My cousin and I are ordering shawarma from the sole Turkish stall in the city when the brawl breaks out. Five black teens, maybe North African, are getting beat up by a group of white kids, maybe twenty years old. The groups separate without anyone getting killed and the immigrants back off and then one of the one white kids takes his shirt off and throws a Heil Hitler salute and I am reminded that yes, I am in rural Scandinavia, and now I’m remembering that my cousin, despite completing military service, probably doesn’t know how to fight, and although I am bigger than most of the kids in the group it’s doubtful that we can win if it comes to that.
I’m jacked up, the fear priming my muscles for something I don’t want to do and that’s when I am reminded that being half-white is not the same thing as being white.
I am in the country of my birth, a land whose blood courses through my veins, and once again, I am a stranger, a man looking from the outside in. It does not matter where you go. Belonging is something that exists inside of your head. It’s not real.
I am in bed, and the girl covers the right side of my face with her hand, revealing the side with the double eyelid. “White,” she says, smiling. She switches hands, covering the left side, and now it’s the monolid that’s staring back at her. “Asian,” she says.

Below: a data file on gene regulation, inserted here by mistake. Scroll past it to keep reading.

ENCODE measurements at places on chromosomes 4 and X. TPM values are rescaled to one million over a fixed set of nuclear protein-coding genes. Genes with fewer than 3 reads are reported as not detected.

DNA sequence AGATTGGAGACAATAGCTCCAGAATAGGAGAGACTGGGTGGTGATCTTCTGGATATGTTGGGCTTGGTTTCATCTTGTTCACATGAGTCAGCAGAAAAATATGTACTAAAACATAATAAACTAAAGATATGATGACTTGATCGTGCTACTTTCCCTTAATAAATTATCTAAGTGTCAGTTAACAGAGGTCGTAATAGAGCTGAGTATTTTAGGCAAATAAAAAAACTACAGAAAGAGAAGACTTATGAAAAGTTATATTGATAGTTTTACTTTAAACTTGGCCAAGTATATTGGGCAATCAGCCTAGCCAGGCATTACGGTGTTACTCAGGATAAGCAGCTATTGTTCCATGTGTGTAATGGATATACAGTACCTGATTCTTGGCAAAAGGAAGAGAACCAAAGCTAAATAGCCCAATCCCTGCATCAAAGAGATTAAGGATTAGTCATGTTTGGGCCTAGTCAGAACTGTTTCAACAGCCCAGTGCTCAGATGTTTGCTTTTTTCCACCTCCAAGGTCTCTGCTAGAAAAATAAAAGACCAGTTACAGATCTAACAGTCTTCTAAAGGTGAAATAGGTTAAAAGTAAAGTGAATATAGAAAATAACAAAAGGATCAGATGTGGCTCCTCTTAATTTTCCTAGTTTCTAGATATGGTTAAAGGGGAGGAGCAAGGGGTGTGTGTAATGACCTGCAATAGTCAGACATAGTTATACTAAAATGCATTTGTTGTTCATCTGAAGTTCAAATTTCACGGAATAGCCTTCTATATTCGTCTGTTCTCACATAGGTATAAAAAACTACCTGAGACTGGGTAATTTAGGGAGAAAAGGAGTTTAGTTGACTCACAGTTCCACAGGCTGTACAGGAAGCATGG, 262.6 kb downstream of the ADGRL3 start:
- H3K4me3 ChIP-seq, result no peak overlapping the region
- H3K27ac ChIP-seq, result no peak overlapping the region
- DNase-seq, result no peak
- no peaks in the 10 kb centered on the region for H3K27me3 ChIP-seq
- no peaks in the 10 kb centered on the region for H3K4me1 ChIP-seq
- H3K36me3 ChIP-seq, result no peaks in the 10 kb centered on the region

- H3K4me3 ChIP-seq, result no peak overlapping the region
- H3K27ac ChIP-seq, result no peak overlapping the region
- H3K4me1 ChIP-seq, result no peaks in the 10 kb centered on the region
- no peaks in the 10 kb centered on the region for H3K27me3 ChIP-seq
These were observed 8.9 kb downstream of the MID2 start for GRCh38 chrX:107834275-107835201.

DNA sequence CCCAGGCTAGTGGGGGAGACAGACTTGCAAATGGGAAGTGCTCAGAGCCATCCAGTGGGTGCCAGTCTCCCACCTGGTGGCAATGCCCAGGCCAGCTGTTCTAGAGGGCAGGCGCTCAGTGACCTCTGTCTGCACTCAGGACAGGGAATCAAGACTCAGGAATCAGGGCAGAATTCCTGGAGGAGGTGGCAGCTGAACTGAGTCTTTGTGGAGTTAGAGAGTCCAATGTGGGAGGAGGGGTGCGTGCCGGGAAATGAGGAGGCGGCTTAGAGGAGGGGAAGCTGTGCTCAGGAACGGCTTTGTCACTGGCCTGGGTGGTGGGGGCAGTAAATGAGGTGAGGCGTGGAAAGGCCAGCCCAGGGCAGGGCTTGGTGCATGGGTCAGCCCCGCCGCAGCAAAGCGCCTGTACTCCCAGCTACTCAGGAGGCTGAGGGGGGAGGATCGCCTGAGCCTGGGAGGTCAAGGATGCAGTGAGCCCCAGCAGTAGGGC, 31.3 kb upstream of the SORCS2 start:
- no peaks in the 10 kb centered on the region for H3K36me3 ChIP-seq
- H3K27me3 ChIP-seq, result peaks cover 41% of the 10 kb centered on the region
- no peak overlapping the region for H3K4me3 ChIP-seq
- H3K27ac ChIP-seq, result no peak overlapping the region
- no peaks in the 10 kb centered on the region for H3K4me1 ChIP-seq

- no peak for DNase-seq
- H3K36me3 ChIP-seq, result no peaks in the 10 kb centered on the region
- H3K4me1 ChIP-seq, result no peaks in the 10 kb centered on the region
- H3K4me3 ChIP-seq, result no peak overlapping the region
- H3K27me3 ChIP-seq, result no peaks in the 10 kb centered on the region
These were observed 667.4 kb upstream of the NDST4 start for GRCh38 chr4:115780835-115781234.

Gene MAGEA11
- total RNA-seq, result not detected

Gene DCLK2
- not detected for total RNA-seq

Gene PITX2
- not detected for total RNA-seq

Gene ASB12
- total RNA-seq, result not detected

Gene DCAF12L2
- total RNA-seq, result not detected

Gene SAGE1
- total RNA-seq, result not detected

Biology is full of metaphors.
The girl, who is from Seoul, was born long after Korea’s first exposure to the biracial. The “real” first generation was generally perceived to be the spawn of American soldiers and Korean prostitutes, and was treated as such. Years earlier, I came across a photo of a couple of these boys taken in the 1960s from an orphanage.
Three biracial children staring at the cameraman, who’s caught them unfiltered. I remember being transfixed by the picture. Their eyes cut right through you. You could see the shame and hatred, the distrust. They knew they were unwanted. They became living ghosts of the past, ostracized since birth. Mistakenly thinking I was part of the first “real” generation of hapas, I was struck by how prototypically “half” their features were: a characteristic blend of East Asian and European facial structures that I’d recognize in an instant.
In a generation, those same faces would appear on runways and billboards across Asia. It’s still incredible to me how, in the span of several decades, a group of people could rise from a reviled to fetishized status. Then again, such is the power of White Supremacy, the mimetic mind virus that propagates itself around the world, trailing in the wake of globalization.
Months later, when we are still together, the same girl tells me she’s not attracted to Asian men, and I almost choke on my own laughter.
Life is trying to tell you something. It’s not that your sense of disorientation isn’t real, it’s that you’re one of the few people with your eyes held open. The circumstances of your birth have forced you to ask yourself a question that few others ever will: are you the color of your skin?